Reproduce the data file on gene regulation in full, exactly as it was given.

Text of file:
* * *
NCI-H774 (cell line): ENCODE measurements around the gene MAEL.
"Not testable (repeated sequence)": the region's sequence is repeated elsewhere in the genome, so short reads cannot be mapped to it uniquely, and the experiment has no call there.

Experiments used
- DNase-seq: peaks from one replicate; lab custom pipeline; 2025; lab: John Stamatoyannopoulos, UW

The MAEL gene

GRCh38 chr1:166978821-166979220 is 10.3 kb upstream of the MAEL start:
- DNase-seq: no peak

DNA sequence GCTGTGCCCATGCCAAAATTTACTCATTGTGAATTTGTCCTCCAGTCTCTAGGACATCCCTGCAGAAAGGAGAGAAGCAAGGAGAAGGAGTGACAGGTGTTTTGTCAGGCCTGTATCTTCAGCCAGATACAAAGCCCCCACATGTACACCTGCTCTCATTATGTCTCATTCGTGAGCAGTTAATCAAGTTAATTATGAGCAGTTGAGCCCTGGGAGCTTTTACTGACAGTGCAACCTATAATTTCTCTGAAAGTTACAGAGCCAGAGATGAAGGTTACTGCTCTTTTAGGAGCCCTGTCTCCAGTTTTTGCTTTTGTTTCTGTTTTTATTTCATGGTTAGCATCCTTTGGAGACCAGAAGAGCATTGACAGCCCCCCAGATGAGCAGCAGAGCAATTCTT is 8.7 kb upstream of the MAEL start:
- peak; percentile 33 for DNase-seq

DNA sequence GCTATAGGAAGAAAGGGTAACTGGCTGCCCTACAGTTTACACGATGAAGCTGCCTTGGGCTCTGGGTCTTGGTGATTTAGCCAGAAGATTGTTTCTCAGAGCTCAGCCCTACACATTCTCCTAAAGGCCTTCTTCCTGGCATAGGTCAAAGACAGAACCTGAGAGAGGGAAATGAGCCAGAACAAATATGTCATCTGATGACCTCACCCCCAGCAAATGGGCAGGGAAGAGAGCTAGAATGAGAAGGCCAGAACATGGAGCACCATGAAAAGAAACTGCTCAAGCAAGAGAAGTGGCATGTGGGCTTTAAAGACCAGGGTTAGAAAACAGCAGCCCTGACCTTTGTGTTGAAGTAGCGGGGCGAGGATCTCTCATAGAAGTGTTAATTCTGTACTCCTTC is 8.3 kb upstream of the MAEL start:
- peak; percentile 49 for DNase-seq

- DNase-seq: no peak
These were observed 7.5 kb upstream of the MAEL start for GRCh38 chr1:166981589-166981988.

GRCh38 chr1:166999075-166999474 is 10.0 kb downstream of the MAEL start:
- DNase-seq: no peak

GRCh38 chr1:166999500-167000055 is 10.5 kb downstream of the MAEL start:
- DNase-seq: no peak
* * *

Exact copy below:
NCI-H774 (cell line): ENCODE measurements around the gene MAEL.
"Not testable (repeated sequence)": the region's sequence is repeated elsewhere in the genome, so short reads cannot be mapped to it uniquely, and the experiment has no call there.

Experiments used
- DNase-seq: peaks from one replicate; lab custom pipeline; 2025; lab: John Stamatoyannopoulos, UW

The MAEL gene

GRCh38 chr1:166978821-166979220 is 10.3 kb upstream of the MAEL start:
- DNase-seq: no peak

DNA sequence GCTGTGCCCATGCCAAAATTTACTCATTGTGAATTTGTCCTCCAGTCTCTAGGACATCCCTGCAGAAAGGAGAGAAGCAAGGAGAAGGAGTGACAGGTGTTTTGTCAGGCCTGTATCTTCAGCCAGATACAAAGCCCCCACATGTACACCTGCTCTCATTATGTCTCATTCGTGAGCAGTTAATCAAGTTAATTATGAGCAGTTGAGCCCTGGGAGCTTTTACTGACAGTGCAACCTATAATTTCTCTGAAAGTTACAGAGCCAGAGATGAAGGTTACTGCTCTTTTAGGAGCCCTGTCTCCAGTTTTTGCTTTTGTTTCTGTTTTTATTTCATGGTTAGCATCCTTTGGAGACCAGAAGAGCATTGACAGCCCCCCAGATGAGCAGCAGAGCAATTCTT is 8.7 kb upstream of the MAEL start:
- peak; percentile 33 for DNase-seq

DNA sequence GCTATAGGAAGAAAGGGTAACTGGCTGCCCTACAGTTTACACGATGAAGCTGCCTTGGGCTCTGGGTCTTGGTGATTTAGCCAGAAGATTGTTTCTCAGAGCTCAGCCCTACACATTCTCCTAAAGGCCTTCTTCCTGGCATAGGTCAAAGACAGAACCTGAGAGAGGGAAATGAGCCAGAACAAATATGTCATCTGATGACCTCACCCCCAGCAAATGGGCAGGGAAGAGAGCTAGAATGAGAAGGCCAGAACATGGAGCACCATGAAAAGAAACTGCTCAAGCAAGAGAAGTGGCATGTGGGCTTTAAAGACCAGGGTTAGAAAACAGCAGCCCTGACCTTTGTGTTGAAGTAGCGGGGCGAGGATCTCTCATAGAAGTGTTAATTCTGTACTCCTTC is 8.3 kb upstream of the MAEL start:
- peak; percentile 49 for DNase-seq

- DNase-seq: no peak
These were observed 7.5 kb upstream of the MAEL start for GRCh38 chr1:166981589-166981988.

GRCh38 chr1:166999075-166999474 is 10.0 kb downstream of the MAEL start:
- DNase-seq: no peak

GRCh38 chr1:166999500-167000055 is 10.5 kb downstream of the MAEL start:
- DNase-seq: no peak